April 25 and 26 Clark Conference to Investigate the Impact of Diasporic Studies on Art Historical Scholarship
For Immediate Release
April 11, 2008
The Clark Conference “Art History and Diaspora: Genealogies, Theories, Practices” will bring together artists, curators, and art historians to investigate the impact of the field of diasporic studies on art historical scholarship. The conference will be held 9 am to 6 pm on Friday and Saturday, April 25 and 26, at the Sterling and Francine Clark Art Institute. Tickets are $30 ($20 for members and students). Admission is free for Williams faculty and students (register at email@example.com). For more information and tickets, visit www.clarkart.edu or call 413-458-0460.
A primary focus of the conference will be on defining how diaspora—with its connotations of forced migration because of political expulsion, enslavement, shifting belief systems, war, and other forms of nationalist conflict—has shaped both art-making and art historical scholarship in the late 20th and early 21st century. The diaspora conference will focus on how issues of national identity, migration, cultural hybridity and increasing globalization, and concepts such as mestizaje and creolization (largely emerging from the field of post colonial studies) have transformed art historical scholarship (including policies governing teaching and curriculum design issues).
The conference is co-convened by Mora Beauchamp-Byrd, Natasha Becker, and C. Ondine Chavoya. Speakers will include:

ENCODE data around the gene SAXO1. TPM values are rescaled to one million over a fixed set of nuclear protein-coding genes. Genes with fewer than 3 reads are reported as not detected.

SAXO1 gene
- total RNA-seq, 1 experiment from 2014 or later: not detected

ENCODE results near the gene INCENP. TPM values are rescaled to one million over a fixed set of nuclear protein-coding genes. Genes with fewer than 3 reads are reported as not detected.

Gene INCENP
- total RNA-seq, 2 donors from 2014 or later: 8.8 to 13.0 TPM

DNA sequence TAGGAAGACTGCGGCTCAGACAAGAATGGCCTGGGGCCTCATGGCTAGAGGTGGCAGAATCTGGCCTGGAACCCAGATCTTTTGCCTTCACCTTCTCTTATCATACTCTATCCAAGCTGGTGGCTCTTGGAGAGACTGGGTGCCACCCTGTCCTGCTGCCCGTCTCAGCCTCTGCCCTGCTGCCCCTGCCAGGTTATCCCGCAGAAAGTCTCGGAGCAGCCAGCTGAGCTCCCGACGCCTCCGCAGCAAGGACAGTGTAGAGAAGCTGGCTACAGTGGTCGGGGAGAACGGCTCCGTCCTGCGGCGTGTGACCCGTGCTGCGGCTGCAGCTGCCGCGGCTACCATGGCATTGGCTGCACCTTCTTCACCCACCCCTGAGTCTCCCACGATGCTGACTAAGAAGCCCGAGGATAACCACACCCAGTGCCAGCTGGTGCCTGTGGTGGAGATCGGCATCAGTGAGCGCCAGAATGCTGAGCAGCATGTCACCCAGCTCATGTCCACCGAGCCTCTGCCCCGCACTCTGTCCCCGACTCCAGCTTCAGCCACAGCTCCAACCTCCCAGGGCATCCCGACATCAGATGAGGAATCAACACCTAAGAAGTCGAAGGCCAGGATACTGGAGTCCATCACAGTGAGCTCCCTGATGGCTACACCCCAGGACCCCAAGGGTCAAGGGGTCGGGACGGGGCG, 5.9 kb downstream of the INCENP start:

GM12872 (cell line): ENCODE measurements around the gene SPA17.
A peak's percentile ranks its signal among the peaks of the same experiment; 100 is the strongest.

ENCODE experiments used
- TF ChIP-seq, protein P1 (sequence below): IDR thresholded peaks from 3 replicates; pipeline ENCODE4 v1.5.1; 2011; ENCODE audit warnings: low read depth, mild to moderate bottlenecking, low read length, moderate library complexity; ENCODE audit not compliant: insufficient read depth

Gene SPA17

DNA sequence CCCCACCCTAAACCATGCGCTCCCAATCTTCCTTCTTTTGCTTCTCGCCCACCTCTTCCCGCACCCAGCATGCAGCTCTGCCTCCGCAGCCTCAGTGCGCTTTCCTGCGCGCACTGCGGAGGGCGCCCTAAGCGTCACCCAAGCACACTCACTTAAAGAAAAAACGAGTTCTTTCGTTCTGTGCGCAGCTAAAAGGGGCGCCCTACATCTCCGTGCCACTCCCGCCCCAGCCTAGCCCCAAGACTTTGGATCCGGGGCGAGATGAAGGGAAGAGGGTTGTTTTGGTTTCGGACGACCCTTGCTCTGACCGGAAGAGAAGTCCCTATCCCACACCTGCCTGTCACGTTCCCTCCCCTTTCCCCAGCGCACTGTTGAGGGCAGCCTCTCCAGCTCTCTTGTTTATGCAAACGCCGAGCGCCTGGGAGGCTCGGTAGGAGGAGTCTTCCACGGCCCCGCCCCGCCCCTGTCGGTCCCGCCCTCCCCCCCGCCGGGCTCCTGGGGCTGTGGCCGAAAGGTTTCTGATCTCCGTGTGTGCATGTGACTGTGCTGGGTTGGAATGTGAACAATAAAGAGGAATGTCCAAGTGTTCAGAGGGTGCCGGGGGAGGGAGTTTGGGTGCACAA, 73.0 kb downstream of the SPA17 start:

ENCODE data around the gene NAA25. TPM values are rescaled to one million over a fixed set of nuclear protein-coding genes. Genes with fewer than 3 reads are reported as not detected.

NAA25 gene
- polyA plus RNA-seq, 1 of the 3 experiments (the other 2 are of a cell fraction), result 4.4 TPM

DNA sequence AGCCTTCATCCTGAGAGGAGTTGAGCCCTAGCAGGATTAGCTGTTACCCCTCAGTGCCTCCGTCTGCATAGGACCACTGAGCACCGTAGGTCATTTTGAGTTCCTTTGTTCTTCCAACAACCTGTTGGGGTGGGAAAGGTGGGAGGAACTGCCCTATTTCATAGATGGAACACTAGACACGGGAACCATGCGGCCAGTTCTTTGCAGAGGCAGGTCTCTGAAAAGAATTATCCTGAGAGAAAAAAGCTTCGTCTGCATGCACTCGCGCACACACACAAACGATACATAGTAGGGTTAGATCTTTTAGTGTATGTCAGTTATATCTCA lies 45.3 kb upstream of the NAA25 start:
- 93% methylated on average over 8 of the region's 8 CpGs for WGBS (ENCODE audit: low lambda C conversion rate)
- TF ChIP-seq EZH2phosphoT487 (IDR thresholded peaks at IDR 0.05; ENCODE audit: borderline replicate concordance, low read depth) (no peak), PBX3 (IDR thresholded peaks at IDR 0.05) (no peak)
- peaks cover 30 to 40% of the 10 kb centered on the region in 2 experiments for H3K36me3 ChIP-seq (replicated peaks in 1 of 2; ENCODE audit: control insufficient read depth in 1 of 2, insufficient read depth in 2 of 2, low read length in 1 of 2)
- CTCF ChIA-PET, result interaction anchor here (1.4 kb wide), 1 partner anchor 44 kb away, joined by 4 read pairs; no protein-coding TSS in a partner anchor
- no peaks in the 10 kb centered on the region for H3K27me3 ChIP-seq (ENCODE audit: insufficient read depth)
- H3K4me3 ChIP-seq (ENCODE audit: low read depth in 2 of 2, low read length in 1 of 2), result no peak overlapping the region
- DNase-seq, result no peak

· Nikos Papastergiadis, University of Melbourne
· May Joseph, New York University
· Simon Njami, independent lecturer and art critic
· Maria Magdalena Campos-Pons, artist
· Yong Soon Min, University of California, Irvine
· John P. Bowles, Indiana University
· Pamela R. Franco, Tulane University
· Jerry Philogene, Dickinson University
· Kobena Mercer, Spring 2008 Clark Fellow
· Vesela Sretenovic, Bell Gallery, List Art Center, Brown University
· Richard Powell,Duke University
· Lisa Bloom, University of California, San Diego
· Judy Ramgolam, Central University of Technology, South Africa
· E. Carmen Ramos, Arts Council of Princeton, Princeton
· Barnor Hesse, Northwestern University
· Allan de Souza, San Francisco Art Institute
The conference kicks off on Thursday, April 24 at 6 pm with a lecture by the internationally acclaimed artist Julie Mehretu at the Williams College Museum of Art where her exhibition Julie Mehretu: City Sitings is on view from April 19 through July 27. Mehretu’s monumental paintings are significant to the themes of the conference registering, as they do, the impact of time, space, and place on the formation of personal and communal identity in contemporary life.
The conference is organized by the Sterling and Francine Clark Art Institute with additional support from the Andrew W. Mellon Foundation.
The Clark is one of the country’s foremost art museums, as well as a dynamic center for research and higher education in art history and criticism. It is one of only a few art museums in the U.S. that is also a major research and academic center, with an international fellowship program and regular conferences, symposia, and colloquia, and an important art research library. The Clark, together with Williams College, jointly sponsors one of the nation’s leading M.A. programs in art history, which has been part of the professional development of a significant number of directors of art museums, curators, and scholars.
The Clark is located at 225 South Street in Williamstown, MA.The galleries are open Tuesday through Sunday, 10 am to 5 pm (open daily in July and August). Admission is free November through May.Admission June 1 through October 31 is $12.50 for adults, free for children 18 and under, members, and students with valid ID. For more information, call 413-458-2303 or visit www.clarkart.edu.